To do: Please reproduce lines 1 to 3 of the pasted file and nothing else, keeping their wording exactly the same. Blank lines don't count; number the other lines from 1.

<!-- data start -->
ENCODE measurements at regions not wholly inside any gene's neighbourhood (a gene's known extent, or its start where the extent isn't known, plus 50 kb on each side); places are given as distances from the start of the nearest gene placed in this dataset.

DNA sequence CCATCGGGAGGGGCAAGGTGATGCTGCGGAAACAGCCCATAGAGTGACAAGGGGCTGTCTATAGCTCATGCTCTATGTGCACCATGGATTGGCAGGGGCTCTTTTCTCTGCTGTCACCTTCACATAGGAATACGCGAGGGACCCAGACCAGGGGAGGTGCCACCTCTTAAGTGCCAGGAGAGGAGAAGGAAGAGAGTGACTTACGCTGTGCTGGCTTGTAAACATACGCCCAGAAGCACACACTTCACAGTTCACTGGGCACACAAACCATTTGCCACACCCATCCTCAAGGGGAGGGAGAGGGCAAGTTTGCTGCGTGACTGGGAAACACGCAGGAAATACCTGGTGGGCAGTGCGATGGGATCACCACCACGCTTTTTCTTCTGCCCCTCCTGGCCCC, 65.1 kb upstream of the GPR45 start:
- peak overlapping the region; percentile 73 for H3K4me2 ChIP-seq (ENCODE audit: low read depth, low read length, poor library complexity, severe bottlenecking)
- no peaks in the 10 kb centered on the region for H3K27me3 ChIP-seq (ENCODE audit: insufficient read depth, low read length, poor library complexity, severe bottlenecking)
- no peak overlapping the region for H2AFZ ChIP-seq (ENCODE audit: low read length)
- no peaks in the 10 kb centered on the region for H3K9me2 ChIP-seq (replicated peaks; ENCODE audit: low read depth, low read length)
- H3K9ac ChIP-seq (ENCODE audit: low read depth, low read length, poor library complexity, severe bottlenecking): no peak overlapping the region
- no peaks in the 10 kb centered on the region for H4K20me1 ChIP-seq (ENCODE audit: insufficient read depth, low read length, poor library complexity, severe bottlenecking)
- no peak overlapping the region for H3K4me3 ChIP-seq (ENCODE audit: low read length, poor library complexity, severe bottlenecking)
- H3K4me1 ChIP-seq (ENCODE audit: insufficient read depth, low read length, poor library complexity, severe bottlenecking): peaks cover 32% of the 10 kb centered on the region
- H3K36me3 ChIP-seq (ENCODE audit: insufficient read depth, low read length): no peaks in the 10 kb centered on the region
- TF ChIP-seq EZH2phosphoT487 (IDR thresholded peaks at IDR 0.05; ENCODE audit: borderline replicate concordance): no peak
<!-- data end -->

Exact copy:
ENCODE measurements at regions not wholly inside any gene's neighbourhood (a gene's known extent, or its start where the extent isn't known, plus 50 kb on each side); places are given as distances from the start of the nearest gene placed in this dataset.

DNA sequence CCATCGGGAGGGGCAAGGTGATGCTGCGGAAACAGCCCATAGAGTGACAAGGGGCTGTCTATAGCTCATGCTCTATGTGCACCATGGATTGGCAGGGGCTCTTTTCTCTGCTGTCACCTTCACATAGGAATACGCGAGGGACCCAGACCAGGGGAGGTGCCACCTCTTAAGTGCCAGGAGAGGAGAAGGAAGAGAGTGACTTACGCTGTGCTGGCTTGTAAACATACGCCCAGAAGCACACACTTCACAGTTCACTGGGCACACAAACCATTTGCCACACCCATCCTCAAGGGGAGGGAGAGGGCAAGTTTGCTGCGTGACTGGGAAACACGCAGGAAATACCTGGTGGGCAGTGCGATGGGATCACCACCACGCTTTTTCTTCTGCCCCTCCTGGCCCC, 65.1 kb upstream of the GPR45 start:
- peak overlapping the region; percentile 73 for H3K4me2 ChIP-seq (ENCODE audit: low read depth, low read length, poor library complexity, severe bottlenecking)